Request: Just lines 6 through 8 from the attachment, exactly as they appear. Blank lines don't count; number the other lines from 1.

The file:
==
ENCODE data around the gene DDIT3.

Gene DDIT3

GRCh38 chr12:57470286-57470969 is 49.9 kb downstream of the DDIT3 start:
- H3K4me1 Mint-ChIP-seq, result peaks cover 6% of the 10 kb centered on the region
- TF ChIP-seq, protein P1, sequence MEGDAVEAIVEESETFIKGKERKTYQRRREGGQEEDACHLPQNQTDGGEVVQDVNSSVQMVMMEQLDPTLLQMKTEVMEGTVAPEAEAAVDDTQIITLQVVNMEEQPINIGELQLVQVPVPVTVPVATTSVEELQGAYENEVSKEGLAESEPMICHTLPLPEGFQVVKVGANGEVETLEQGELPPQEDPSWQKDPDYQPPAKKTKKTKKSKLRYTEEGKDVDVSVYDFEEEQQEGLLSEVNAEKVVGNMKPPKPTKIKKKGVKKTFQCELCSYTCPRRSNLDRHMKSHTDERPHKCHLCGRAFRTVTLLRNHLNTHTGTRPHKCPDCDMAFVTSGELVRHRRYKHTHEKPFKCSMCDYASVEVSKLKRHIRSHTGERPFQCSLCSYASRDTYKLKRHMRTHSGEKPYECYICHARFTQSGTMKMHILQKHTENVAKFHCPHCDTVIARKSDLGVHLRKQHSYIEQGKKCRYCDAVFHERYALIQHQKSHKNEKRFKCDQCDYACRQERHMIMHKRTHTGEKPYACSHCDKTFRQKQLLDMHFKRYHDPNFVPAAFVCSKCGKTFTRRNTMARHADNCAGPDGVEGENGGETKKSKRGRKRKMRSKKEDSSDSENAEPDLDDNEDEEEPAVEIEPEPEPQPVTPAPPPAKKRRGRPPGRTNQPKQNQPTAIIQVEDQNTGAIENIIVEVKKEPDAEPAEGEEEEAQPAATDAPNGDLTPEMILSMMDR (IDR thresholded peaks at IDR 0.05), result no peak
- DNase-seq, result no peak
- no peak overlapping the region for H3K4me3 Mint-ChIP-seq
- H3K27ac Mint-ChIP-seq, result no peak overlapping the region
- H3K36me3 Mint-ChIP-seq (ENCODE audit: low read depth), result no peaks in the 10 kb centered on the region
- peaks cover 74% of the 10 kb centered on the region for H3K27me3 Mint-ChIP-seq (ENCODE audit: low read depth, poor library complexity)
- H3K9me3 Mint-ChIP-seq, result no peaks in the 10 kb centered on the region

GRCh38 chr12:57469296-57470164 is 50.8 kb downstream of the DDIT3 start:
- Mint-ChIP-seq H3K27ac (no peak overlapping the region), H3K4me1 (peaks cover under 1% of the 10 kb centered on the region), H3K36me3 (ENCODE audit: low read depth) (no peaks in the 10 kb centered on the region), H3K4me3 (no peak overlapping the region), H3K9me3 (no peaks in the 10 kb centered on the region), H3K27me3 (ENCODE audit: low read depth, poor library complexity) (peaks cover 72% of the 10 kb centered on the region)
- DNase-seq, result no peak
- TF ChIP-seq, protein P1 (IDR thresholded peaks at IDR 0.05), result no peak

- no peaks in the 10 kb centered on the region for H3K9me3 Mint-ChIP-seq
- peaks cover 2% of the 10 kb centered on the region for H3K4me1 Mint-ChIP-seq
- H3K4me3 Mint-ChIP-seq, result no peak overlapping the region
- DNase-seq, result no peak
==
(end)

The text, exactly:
- DNase-seq, result no peak
- no peak overlapping the region for H3K4me3 Mint-ChIP-seq
- H3K27ac Mint-ChIP-seq, result no peak overlapping the region